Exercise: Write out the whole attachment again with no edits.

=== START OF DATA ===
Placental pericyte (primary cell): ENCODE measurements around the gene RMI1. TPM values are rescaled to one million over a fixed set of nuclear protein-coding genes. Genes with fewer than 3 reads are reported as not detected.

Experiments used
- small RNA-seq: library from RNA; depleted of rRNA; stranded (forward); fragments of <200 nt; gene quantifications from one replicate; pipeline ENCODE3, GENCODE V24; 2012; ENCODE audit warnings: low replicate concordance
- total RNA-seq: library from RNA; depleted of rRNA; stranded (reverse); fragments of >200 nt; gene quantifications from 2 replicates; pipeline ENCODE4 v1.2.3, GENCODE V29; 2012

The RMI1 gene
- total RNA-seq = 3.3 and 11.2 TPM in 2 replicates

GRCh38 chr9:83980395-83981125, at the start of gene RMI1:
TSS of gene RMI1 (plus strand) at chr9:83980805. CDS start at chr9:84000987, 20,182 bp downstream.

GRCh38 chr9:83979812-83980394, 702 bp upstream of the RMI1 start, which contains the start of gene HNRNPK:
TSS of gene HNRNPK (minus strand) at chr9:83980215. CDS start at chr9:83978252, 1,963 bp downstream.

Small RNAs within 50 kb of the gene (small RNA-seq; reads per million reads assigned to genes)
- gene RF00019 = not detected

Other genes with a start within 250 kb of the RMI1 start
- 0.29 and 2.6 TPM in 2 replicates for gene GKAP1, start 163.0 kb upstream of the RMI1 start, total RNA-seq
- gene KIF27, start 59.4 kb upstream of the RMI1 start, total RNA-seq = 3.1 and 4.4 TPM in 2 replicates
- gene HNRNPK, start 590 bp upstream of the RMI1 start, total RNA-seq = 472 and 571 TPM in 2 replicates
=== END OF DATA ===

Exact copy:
Placental pericyte (primary cell): ENCODE measurements around the gene RMI1. TPM values are rescaled to one million over a fixed set of nuclear protein-coding genes. Genes with fewer than 3 reads are reported as not detected.

Experiments used
- small RNA-seq: library from RNA; depleted of rRNA; stranded (forward); fragments of <200 nt; gene quantifications from one replicate; pipeline ENCODE3, GENCODE V24; 2012; ENCODE audit warnings: low replicate concordance
- total RNA-seq: library from RNA; depleted of rRNA; stranded (reverse); fragments of >200 nt; gene quantifications from 2 replicates; pipeline ENCODE4 v1.2.3, GENCODE V29; 2012

The RMI1 gene
- total RNA-seq = 3.3 and 11.2 TPM in 2 replicates

GRCh38 chr9:83980395-83981125, at the start of gene RMI1:
TSS of gene RMI1 (plus strand) at chr9:83980805. CDS start at chr9:84000987, 20,182 bp downstream.

GRCh38 chr9:83979812-83980394, 702 bp upstream of the RMI1 start, which contains the start of gene HNRNPK:
TSS of gene HNRNPK (minus strand) at chr9:83980215. CDS start at chr9:83978252, 1,963 bp downstream.

Small RNAs within 50 kb of the gene (small RNA-seq; reads per million reads assigned to genes)
- gene RF00019 = not detected

Other genes with a start within 250 kb of the RMI1 start
- 0.29 and 2.6 TPM in 2 replicates for gene GKAP1, start 163.0 kb upstream of the RMI1 start, total RNA-seq
- gene KIF27, start 59.4 kb upstream of the RMI1 start, total RNA-seq = 3.1 and 4.4 TPM in 2 replicates
- gene HNRNPK, start 590 bp upstream of the RMI1 start, total RNA-seq = 472 and 571 TPM in 2 replicates